A Look Back to Look Ahead

If you’ve lived in Louisville for any extended period of time, you’re likely at least somewhat familiar with the heartbreak the UofL basketball team endured at the Final Four in 1975.

With Kentucky having already defeated Syracuse by 16 in the first national semifinal, the burden of completing the setup for an all-Bluegrass State title game fell on the Cardinals. The obstacle in the way was UCLA, owners of a 26-3 record and champions of 10 of the last 12 NCAA Tournaments. The team was also playing in the final season of the career of legendary head coach John Wooden, who also just so happened to be the former boss and mentor of Louisville head coach Denny Crum.

After a regulation that had been mostly controlled by Louisville ended in a 65 all tie, the two teams played five more minutes. The Cardinals again seized control in the extra period and were ahead 74-71 before a pair of free-throws from UCLA’s Dave Meyers cut the lead to one with just 57 seconds to play. With no shot clock at the time, Crum directed his team to get the ball to free-throw specialist Terry Howard, who had connected on all 28 of his attempts from the charity stripe on the season.

Howard dribbled expertly around the UCLA defenders as Wooden shouted from the bench for his players to try to steal the ball or force Howard to pass it to a teammate. Finally, with 20 seconds remaining on the game clock, the Bruins relented and sent Howard to the free-throw line for a 1-and-1.

To this day, Howard seems perplexed that his first attempt didn’t earn him the bonus.

“It hit the right side of the rim, then the left side of the rim,” Howard said in The Rivalry: Red v. Blue “It went in … and then it bounced out. It still comes up in my life every single day.”

UCLA’s plan following the miss was to get the ball in the hands of Richard Washington, who had connected in his last six straight field goal attempts in the game. Despite Louisville’s best attempt to deny Washington the ball, Marques Johnson fed the junior forward a beautiful pass just outside the key. Washington took one dribble and buried a 10-foot jumper with just two seconds to go.

That’s the Louisville heartbreak portion of the story, and it’s fairly well-known. What’s less-discussed is what happened immediately following the game that would drastically impact the UCLA program for decades to come.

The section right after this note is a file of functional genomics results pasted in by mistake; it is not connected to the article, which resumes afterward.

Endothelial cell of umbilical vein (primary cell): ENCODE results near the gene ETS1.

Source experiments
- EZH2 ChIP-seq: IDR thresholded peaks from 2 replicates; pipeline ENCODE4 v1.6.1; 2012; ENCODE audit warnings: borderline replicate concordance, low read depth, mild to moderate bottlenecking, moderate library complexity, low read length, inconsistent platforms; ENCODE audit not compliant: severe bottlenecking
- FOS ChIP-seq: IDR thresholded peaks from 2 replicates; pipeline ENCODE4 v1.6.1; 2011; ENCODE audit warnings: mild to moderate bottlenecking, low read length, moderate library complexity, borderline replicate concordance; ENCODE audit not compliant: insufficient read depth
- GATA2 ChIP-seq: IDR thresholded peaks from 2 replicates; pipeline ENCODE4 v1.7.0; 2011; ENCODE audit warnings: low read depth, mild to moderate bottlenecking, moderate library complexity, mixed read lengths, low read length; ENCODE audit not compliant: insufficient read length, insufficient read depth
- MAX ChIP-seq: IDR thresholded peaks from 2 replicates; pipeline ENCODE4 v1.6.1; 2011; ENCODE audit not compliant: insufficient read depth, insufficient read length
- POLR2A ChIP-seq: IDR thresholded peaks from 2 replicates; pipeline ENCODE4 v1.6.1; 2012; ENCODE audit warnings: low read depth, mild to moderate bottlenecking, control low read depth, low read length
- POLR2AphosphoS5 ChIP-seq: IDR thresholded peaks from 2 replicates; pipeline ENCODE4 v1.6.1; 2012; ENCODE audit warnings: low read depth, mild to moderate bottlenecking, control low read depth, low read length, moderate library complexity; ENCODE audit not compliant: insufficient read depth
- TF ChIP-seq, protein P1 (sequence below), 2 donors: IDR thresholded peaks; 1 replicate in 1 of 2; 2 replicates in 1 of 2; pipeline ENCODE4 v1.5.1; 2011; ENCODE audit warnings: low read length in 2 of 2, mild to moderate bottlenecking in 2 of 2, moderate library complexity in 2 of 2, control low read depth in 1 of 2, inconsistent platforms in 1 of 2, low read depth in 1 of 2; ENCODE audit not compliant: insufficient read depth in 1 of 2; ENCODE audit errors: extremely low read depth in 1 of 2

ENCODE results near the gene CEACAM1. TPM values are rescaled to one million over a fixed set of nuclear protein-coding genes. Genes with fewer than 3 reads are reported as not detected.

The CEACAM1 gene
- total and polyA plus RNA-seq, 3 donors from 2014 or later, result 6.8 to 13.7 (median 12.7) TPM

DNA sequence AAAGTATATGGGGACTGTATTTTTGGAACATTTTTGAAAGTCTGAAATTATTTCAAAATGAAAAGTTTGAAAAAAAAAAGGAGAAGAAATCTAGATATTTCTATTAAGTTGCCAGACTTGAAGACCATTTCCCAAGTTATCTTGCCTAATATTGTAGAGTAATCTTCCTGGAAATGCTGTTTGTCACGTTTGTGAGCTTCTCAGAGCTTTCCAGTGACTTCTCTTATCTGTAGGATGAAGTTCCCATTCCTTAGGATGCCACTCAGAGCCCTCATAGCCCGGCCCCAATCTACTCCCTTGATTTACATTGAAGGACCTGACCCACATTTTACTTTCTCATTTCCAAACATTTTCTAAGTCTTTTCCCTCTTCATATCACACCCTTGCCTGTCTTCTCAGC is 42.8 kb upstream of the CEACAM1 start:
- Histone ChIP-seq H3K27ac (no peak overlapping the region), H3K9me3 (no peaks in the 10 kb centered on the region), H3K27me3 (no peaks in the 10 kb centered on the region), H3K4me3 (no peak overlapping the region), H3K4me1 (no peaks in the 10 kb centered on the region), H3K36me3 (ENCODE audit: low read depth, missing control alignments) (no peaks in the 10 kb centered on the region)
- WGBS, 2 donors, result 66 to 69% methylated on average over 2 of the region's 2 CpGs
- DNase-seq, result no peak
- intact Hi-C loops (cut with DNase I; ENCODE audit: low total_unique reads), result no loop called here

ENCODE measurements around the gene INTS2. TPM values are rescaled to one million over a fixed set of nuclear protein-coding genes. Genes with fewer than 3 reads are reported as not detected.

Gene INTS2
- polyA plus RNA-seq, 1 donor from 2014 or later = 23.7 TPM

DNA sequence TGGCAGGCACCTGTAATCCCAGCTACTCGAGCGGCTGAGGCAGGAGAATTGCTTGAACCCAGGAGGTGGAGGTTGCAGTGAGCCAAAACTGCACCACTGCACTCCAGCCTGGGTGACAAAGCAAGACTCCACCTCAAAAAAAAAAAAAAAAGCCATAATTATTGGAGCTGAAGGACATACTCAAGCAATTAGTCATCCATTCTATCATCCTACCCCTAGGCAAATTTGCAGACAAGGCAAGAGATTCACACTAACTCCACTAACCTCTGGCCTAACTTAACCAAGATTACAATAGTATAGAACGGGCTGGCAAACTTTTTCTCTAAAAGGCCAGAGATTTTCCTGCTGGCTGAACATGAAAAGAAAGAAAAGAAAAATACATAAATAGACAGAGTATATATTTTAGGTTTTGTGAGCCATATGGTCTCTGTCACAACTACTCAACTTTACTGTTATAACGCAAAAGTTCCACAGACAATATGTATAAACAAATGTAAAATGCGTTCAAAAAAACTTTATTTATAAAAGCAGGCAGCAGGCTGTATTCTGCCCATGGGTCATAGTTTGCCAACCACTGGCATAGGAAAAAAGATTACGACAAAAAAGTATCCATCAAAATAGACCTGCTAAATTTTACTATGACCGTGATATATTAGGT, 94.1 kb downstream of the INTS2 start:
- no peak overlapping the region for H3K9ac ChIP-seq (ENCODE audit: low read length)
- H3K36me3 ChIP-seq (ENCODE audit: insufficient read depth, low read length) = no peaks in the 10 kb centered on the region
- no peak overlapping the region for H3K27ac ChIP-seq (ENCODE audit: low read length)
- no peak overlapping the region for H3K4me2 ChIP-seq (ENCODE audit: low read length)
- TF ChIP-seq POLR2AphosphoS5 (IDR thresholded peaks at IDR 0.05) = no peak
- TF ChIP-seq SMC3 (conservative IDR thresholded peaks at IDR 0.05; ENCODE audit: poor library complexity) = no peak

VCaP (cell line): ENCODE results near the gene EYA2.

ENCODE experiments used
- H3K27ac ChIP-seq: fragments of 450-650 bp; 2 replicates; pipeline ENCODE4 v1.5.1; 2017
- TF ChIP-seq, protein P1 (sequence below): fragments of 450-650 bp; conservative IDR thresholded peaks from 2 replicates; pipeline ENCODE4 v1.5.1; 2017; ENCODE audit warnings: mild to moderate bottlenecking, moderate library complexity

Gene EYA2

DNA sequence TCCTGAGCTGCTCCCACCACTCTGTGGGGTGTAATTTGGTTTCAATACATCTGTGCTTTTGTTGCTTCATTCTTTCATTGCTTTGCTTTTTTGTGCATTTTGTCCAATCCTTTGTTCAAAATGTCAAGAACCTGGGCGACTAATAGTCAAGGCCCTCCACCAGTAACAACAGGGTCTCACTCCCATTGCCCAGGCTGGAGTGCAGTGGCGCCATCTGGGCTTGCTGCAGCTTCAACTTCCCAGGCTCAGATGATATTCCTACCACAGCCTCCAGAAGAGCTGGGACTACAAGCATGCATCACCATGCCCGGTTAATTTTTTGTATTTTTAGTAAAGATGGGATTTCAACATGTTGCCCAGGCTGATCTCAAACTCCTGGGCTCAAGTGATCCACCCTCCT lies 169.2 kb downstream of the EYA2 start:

After Allen Murphy’s prayer went un-answered, the mostly-UCLA blue crowd, which had been stunned the year before when the Bruins were defeated in the national semifinals, stormed the San Diego Sports Arena court. Little did they know that it was in those celebratory moments that Wooden made the decision that his next game coaching would be his last.

In the book “The Ultimate Book of March Madness: The Players, Games, and Cinderellas that Captivated a Nation,” Drollinger recounted how Wooden broke the news to them in the locker room:

“He said, ‘You know, alumni just told me, ‘Thanks Coach, you owed us that one from last year.’ And he just had a guarded disgust in his voice that was somewhat the precursor for the motive for saying I’m bowing out. In other words, if that’s what my spoiled alumni think, I don’t need any more of this. And that was the somewhat underlying tenor of the retirement announcement, which turned out to be very motivational.”

Wooden announced his decision minutes later during his postgame press conference, and the media uncharacteristically gave him a standing ovation. Two days later, UCLA sent Wooden out on top with a 92-85 win over Kentucky.

UCLA fans had reached a point in 1975 where they demanded victories as opposed to celebrating them. As a result, the program’s head coach walked away from the greatest dynasty the sport has ever seen, and the Bruins have won just one national title in the 42 years that have followed.

The lesson is also a valuable one for Louisville fans today. Just 15 years ago, the Cardinals were in the midst of a five-season span where the program failed to win a single NCAA Tournament game. Now, UofL is about to be a top four seed in the big dance for the sixth straight time (discounting last season’s absence). Here’s hoping everyone associated with the program is fully embracing the good times. VT